A. Argus Publishing is pleased to announce the release of Lucifer’s Son: Part 2, the highly anticipated second novel by Sergey Mavrodi, one of the most controversial figures of the 20th and 21st centuries. Mavrodi’s second novel builds upon the first book, with a series of mini-novellas that delve even deeper into human nature and reveal an evil that is not brought on by Satan, but rather through man’s own intentions. Lucifer’s son, who has once again taken on the form of a human, visits ordinary people and makes offers to give them something- whether that be love, money, fame, youth, or power. In every case, the person takes the offer- and the consequences are devastating. However, the twist is that neither the devil himself nor his son causes the consequences of the person’s decision. Rather, it is their flawed nature that is ultimately their downfall.
In addition to stories that will leave the reader questioning his or her own hopes, fears, and morality long after they have put down the book, Lucifer’s Son gets more political and personal in nature.
Mavrodi blends together a work that combines elements of psychology as well as libertarian political ideology, touching on ideas of political corruption, intrusive government surveillance, and a society with questionable morals, themes that heavily resonate with today’s readers. The result is a brilliant and timely read that holds up a mirror, revealing the darkest parts of our inner souls and society’s collective fears.
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With the 2016 political election coming to an exciting climax, both sides of the aisle are accusing the other of basically being Satan himself. While many chalk it up to an especially harsh election, the truth is that the idea of the devil in politics is not new.
In 1776, author William Dafoe wrote The Political History of the Devil, a book in which he asserted that the Devil has been a participant throughout world history.
Dr. Susan Brook Thisthethwaith, a professor of theology at Chicago Theological Seminary chalks the idea of the devil in politics not up to a Satanic entity, but to fear. She says, "Fear works because it leads us into temptation, the temptation to hate and despise the religious other, the immigrant other, the racial other, the sexual other. Fear is very tempting to politicians who want to acquire power because it makes people irrational, hateful, and easy to manipulate."
Charles Chaput of the Witherspoon Institute suggests that our moral convictions and belief in God is what possibly drives people to believe that a candidate they don't believe in is the devil: "We also need to remember that most people—not everyone, of course, but most of us—root our moral convictions in our religious beliefs. What we believe about God shapes what we think about the nature of men and women, the structure of good human relationships, and our idea of a just society."
Either way, there is little doubt that the political election cycle has brought out the worst in not just candidates, but human beings on all ends of the political spectrum.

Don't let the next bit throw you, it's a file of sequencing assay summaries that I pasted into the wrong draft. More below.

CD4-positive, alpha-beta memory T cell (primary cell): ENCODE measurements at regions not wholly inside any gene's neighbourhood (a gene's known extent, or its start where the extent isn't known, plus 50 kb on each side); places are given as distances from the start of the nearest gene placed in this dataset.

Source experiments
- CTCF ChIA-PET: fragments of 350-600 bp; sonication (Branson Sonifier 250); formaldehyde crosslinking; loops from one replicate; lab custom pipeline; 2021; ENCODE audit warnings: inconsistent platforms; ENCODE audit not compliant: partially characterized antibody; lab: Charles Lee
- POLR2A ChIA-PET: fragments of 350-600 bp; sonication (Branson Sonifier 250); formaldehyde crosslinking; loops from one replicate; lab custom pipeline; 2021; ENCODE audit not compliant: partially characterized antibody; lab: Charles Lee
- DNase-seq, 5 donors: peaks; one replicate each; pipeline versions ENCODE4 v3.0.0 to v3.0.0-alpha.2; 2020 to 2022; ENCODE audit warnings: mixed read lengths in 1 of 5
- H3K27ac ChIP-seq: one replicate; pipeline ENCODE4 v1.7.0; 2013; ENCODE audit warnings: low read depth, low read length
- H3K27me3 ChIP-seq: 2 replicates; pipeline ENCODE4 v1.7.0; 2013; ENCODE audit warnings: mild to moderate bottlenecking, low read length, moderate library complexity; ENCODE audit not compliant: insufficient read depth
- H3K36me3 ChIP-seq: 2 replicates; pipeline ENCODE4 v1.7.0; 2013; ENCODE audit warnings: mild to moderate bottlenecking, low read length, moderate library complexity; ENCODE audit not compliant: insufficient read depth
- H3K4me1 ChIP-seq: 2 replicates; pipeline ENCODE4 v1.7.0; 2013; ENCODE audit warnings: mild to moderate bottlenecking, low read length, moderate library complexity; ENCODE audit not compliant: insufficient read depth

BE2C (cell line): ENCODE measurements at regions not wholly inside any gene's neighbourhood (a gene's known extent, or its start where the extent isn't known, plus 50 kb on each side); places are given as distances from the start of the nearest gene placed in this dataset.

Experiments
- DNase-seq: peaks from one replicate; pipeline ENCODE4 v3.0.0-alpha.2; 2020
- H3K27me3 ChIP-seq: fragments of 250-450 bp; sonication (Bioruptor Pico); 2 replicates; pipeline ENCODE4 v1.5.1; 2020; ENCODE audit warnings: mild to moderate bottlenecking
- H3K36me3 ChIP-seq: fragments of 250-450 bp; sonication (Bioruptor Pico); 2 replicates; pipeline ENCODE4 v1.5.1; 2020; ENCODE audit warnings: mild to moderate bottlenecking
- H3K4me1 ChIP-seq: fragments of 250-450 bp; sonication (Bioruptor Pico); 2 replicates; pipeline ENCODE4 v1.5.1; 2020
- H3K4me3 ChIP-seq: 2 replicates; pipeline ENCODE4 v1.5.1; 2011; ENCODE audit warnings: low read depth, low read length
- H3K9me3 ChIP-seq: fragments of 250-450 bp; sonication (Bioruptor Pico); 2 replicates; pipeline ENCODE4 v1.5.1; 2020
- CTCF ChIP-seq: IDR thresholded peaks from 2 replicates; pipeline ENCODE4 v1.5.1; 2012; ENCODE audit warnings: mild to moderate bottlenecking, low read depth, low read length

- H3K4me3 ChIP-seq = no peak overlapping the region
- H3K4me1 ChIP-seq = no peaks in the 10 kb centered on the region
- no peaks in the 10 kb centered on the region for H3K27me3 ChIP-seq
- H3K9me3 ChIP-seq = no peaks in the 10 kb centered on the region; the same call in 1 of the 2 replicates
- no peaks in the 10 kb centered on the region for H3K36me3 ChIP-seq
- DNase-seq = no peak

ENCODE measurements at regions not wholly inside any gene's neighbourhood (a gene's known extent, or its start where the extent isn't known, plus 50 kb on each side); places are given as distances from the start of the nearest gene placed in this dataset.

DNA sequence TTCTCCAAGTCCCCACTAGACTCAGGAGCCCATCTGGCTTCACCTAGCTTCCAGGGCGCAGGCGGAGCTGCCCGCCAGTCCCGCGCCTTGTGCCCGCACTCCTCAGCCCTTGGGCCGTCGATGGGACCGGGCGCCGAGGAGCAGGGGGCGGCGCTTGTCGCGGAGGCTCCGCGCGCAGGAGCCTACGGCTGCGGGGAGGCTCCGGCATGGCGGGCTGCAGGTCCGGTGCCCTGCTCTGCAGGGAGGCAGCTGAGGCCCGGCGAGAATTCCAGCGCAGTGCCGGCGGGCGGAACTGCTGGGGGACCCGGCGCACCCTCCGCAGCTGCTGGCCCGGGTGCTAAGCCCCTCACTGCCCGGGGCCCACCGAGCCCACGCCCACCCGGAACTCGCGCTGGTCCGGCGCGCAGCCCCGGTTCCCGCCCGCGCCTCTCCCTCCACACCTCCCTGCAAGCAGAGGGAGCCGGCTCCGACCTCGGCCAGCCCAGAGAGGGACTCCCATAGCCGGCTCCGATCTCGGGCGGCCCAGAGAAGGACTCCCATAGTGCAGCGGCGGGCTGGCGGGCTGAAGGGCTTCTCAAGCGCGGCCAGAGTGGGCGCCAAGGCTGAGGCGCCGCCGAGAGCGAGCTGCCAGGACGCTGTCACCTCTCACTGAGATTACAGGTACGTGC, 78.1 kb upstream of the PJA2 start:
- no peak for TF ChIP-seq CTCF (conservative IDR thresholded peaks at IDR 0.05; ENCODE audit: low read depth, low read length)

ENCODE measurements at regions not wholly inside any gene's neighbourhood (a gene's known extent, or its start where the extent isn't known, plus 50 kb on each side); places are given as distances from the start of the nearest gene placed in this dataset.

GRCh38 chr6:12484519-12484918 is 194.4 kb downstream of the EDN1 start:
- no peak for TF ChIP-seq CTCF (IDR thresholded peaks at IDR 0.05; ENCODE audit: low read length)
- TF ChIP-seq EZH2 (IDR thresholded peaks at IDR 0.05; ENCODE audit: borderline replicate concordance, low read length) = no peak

1. Lucifer’s Son, (The Temptation Chronicles, Book 1) was conceived when I was incarcerated in a Russian prison. Having seen firsthand the depths to which people would go to achieve instant gratification led me to the concept of how we are tempted to do bad things to achieve what we want. My approach is quite different in that I don’t pull punches nor omit evil deeds to be politically correct.
2. Avid reader of Steven King, Dean Koontz and Bram Stoker, I had long wanted to try my hand at writing, and while a prisoner of the Russian government, I had the time.
3. Much of my adult life was spent studying other people, including the authorities who wrongfully destroyed my multi-level marketing company because they were afraid of what I was accompishing.
4. My resources are the people themselves. In fact, much of my writing could be non-fiction except the truth is stranger. I didn’t spice it up, in fact I toned it down.
5. I guess you could say that the authorities were helpful in as much as they demonstrated the worst in humans, yet they did give me time to develop my writing skills while in captivity.
6. I was rejected more than one hundred times before I reached W & B Publishers, who decided to take a chance. I had written the book in Russian and it was quite popular in my country, but a little strong for other publishers.
7. In Russia, I paid the publisher to issue the book. I did an eBook self-publish on a different work before Lucifer’s Son was accepted by an American publisher.
8. With so many self-publishing books on the market place, it is virtually impossible to be a successful author unless you have a publisher. And a publicist. Getting a book published is one thing. Making a success is something quite different. A final thought. Most publishers do not accept self-publishing authors, so it is best to work through an agent.
9. Book sales could provide sufficient income, however, I am fortunate in that I don’t need to depend on that source of income.
10. As a resident and citizen of Russia, I don’t do book tours in the American manner. Rather, I send copies out to various bookstores along with marketing materials through my Publisher, William Connor, who also serves as my agent. And I do autographed copies in mail order. About the funniest thing that occurred was the first result of the translation from Russian into English. It was a blast.